Debian's quest for reproducible builds

Bit by Bit

New Tools

Eighty percent of the technical problems related to reproducibility are caused by new timestamps, as well as different time zones and locales.

Many build tools capture data such as the time and date of the build in a non-deterministic way (i.e., the same steps, given the same input values, produce different results). The strip-nondeterminism library [9] is meant to correct this problem. In the run-up it removes information from the build that could lead to incorrect results (Figure 5).

Figure 5: The toolbox: The most important tools in the reproducible builds project [1].

The Source_Date_Epoch specification [10] was devised to replace these timestamps with deterministic values by using a string to define the seconds since the last modification of the source text after January 1, 1970, 0 hours UTC (i.e., the start of the Unix epoch).

However, not all problems can be solved automatically, so a great deal of additional manual work is needed. Detailed information about the practices used can be found on the Documentation page [11]. Diffoscope [12] also plays a prominent role in understanding why a package cannot be built reproducibly. This tool can compare files or folders in depth (Figure 6) by unpacking the program archive and transforming the binary packages into human-readable formats.

Figure 6: Diffoscope allows in-depth comparisons for troubleshooting. Here, it is investigating two versions of a Firefox extension [12].

Reproducible builds represents an important step toward the kind of security needed in the future to improve the integrity of a digital existence. However, it is not a panacea: Secret services and organized criminals have means to foist malicious software on the world, with hardly any defense against it.

An example of this is the Trusting Trust attack first described in 1974 [13]. This attack manipulated the binary file of a compiler in such a way that it first recompiled itself. This manipulated compiler then delivered software that was modified in a virtually undetectable way, such as containing backdoors or other nasties.

One Bit Is Enough

Ken Thompson [14], one of the legendary fathers of Unix, also made it quite clear in an amusing speech [15] at an awards ceremony that there is no such thing as absolutely secure software – unless you write your own compiler and build all of the software yourself. Often, a single bit in a 500KB binary package makes the difference between secure and vulnerable software.

This was demonstrated by Tor developers in a talk show [16] at the 31st Chaos Computer Congress (31C3) in 2014 on the basis of an error in the SSH network protocol from 2002 (CVE-2002-0083). There, a single bit decided whether an attacker could gain root privileges on the machine. The lecture also demonstrated an attack that changed the code of a kernel module in memory only. On the screen it appeared to be intact, but the resulting binary package was compromised.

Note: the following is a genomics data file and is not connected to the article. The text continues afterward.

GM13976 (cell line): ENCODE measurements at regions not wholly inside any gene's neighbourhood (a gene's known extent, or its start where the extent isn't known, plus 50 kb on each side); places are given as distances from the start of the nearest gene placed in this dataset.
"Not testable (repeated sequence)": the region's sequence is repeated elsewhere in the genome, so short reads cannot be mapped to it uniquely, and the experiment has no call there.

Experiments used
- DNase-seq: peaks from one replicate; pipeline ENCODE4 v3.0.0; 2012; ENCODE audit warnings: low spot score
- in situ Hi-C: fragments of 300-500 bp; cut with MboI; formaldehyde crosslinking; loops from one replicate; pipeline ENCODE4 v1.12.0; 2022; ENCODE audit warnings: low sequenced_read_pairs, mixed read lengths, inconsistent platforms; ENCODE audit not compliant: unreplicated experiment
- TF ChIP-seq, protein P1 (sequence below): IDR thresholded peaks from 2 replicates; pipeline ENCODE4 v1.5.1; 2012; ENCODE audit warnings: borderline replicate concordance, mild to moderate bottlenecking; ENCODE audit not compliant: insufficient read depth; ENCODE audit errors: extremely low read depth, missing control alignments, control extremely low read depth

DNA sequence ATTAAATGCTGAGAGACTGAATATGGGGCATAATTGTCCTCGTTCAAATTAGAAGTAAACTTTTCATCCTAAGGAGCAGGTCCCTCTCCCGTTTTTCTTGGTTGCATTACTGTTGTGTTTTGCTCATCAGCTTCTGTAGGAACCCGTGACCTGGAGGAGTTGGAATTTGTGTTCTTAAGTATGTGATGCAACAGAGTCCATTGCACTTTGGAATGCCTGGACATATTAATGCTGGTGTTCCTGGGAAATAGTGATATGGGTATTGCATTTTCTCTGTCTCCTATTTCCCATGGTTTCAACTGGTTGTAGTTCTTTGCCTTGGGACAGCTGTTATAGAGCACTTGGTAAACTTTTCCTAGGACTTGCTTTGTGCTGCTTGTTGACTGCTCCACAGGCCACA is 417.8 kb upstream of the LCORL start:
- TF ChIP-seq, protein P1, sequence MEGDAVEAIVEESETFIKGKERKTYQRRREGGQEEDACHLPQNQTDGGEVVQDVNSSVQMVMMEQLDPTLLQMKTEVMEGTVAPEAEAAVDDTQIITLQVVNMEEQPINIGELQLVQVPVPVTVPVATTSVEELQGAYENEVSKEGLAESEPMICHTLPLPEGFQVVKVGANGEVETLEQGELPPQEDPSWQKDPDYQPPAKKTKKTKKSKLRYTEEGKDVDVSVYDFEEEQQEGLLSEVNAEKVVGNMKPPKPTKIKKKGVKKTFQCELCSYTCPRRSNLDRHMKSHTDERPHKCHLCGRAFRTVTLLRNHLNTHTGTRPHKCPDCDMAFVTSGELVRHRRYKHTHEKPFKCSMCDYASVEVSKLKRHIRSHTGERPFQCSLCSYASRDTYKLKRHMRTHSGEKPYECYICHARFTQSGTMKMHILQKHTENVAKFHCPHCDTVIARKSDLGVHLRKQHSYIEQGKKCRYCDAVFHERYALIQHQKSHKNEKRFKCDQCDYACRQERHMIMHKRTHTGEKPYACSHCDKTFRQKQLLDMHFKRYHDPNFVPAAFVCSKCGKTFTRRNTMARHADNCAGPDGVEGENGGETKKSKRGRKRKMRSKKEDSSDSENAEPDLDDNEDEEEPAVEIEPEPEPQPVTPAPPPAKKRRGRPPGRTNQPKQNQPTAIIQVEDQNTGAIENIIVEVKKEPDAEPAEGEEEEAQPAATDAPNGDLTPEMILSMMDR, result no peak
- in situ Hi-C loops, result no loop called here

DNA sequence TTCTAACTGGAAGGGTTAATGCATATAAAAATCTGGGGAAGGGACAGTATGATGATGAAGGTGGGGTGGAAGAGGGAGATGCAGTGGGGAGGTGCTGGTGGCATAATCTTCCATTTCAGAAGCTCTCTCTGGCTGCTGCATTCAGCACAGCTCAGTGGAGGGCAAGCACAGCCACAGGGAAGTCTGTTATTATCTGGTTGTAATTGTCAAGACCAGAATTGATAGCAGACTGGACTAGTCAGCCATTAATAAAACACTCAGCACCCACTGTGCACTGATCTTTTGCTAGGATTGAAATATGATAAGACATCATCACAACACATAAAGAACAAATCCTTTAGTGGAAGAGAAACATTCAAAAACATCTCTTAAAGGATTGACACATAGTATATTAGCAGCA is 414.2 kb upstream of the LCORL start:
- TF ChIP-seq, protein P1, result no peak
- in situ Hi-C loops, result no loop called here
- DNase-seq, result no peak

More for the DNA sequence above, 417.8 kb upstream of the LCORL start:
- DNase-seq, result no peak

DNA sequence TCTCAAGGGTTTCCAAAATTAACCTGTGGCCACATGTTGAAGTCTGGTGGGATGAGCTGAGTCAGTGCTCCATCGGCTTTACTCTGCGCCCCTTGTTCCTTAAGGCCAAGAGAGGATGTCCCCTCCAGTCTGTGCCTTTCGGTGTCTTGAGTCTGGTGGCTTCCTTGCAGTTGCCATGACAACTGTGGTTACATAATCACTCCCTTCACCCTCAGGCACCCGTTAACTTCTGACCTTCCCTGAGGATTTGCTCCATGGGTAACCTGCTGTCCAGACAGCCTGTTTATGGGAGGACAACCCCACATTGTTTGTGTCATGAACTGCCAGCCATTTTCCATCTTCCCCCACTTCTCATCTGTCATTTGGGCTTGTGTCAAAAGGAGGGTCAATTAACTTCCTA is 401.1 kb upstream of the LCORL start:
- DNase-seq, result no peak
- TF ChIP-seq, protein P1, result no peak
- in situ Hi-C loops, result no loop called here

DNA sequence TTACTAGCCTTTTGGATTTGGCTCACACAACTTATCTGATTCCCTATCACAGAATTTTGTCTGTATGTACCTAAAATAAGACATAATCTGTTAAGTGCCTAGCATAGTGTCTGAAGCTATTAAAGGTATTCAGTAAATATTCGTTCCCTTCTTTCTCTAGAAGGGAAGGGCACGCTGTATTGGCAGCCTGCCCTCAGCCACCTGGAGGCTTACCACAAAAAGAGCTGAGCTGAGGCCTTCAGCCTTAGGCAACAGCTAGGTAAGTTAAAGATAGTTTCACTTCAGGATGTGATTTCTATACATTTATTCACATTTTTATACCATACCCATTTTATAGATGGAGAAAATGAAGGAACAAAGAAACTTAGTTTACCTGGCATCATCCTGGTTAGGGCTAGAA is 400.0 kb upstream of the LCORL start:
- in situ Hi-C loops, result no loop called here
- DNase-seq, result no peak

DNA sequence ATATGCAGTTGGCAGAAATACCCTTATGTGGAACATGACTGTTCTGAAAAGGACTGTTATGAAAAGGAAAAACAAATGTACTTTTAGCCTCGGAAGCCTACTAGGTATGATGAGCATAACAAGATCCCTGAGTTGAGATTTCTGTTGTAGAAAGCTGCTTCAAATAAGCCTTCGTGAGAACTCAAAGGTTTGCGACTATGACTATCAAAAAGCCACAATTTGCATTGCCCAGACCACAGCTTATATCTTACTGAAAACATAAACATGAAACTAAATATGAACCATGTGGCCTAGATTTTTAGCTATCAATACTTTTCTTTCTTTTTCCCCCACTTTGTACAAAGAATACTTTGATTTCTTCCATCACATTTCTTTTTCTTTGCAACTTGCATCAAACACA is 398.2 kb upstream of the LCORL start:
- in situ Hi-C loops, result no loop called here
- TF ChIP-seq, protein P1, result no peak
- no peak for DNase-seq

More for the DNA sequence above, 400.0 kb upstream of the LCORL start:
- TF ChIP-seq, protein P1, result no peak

To prevent similar attacks, the idea of reproducible builds began to take shape, initially in projects such as Tor and Bitcoin, because security and trust play a central role in these applications. Both projects had been built in an entirely reproducible way since 2012. Gitian [17], a distribution method that offers a deterministic build process in a container or a virtual machine, provides the underpinnings.

Using Gitian Builder [18], several people can build the package independently of each other, and the environment. If everything is okay, bitwise identical binary packages are the result. Gitian is fine for smaller projects, but for a complete distribution such as Debian, with thousands of source packages, time and staff overhead prevent its use.


Among distributions, Debian is a pioneer of verifiable packages. Meanwhile, other distributions are adopting the infrastructure Debian created in Jenkins and the tools it uses to solve problems and validate the results. For example, Fedora, openSUSE, and Arch Linux can verify the results of Debian and vice versa.

Last year, a cross-distribution meeting was held in Athens, Greece, with more 40 participants; this year will see a repeat (Figure 7). At the beginning of August, the developers of Hardened GNU/Linux [19], who harden the Linux kernel with PaX/grsecurity, reported the availability of patches to build PaX/grsecurity reproducibly.

Figure 7: European developer meeting and Google Summer of Code participation in 2015/2016. (Slide by Holger Levsen [2])

This collaboration creates a web of trust for users. It makes reproducible builds trustworthy for those who either cannot or do not want to perform the checks themselves to discover whether two packages match up at the bit level. The future shape of the entire process and the expected results need further clarification – but these problems can be solved as soon as an archive exists that is almost entirely built in a reproducible way.


  1. Reproducible builds:
  2. "Reproducible Builds for Debian and a Hope for a More Secure Future" by Holger Levsen, RIPE 72, May 23-27, 2016, Copenhagen, Denmark,
  3. Statistics:
  4. Weekly blog:
  5. Jenkins:
  6. Holger Levsen:
  7. srebuild:
  8. Snapshot archive:
  9. Strip nondeterminism:
  10. Source_Date_Epoch:
  11. Documentation:
  12. Diffoscope:
  13. Trusting Trust attack:
  14. Ken Thompson:
  15. Thompson on security:
  16. Tor developers lecture:
  17. Gitian:
  18. Gitian Builder:
  19. Hardened GNU/Linux:

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